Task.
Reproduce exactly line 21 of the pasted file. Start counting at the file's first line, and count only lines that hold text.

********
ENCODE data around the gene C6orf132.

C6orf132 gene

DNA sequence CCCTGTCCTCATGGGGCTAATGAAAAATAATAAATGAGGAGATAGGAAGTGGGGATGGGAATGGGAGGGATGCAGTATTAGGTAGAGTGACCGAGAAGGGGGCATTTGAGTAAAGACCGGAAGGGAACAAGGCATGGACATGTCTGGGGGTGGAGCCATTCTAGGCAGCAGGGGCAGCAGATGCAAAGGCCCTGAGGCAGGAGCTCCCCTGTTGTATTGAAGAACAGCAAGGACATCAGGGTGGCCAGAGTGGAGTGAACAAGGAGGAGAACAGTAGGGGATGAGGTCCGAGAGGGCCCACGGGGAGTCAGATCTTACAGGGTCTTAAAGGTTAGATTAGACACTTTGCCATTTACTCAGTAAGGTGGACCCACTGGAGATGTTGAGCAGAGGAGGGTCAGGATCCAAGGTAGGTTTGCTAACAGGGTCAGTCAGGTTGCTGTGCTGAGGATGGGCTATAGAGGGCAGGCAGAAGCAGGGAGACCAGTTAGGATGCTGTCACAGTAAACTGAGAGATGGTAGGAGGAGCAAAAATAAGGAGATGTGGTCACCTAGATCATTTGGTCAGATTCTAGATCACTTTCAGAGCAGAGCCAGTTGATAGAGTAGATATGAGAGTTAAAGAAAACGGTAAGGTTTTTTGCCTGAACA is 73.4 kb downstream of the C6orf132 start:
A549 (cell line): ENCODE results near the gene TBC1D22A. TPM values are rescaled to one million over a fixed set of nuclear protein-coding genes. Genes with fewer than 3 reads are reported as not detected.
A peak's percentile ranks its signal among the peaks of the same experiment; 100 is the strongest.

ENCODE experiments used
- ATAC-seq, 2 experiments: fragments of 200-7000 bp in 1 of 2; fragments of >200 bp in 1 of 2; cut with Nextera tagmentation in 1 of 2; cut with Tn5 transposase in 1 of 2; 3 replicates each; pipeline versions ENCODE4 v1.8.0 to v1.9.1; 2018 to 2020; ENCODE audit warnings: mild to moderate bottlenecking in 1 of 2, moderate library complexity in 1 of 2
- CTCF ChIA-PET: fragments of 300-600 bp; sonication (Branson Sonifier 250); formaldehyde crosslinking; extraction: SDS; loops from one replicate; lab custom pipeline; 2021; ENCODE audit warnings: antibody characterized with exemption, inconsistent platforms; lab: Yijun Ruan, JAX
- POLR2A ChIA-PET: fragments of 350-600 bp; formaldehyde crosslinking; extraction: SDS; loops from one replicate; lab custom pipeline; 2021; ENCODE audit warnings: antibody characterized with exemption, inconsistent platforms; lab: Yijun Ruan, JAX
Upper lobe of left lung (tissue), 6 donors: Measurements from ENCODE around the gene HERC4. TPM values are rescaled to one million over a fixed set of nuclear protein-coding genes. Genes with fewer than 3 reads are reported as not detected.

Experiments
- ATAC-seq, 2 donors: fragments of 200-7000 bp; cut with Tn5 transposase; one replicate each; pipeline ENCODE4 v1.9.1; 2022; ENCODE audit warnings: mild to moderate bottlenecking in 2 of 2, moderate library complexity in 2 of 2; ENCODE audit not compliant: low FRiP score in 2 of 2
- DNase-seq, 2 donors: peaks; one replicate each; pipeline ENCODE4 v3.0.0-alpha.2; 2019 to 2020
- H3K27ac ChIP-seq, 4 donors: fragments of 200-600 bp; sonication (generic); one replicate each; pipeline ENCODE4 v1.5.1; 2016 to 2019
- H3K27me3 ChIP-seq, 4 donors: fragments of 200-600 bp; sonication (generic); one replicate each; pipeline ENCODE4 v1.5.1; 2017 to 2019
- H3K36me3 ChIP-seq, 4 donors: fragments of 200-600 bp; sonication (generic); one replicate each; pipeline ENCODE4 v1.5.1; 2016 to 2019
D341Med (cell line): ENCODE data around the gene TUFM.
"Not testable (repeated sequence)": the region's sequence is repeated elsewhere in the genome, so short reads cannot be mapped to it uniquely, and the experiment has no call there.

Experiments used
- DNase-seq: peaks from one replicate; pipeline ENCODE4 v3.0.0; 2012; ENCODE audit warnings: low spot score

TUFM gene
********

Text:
TUFM gene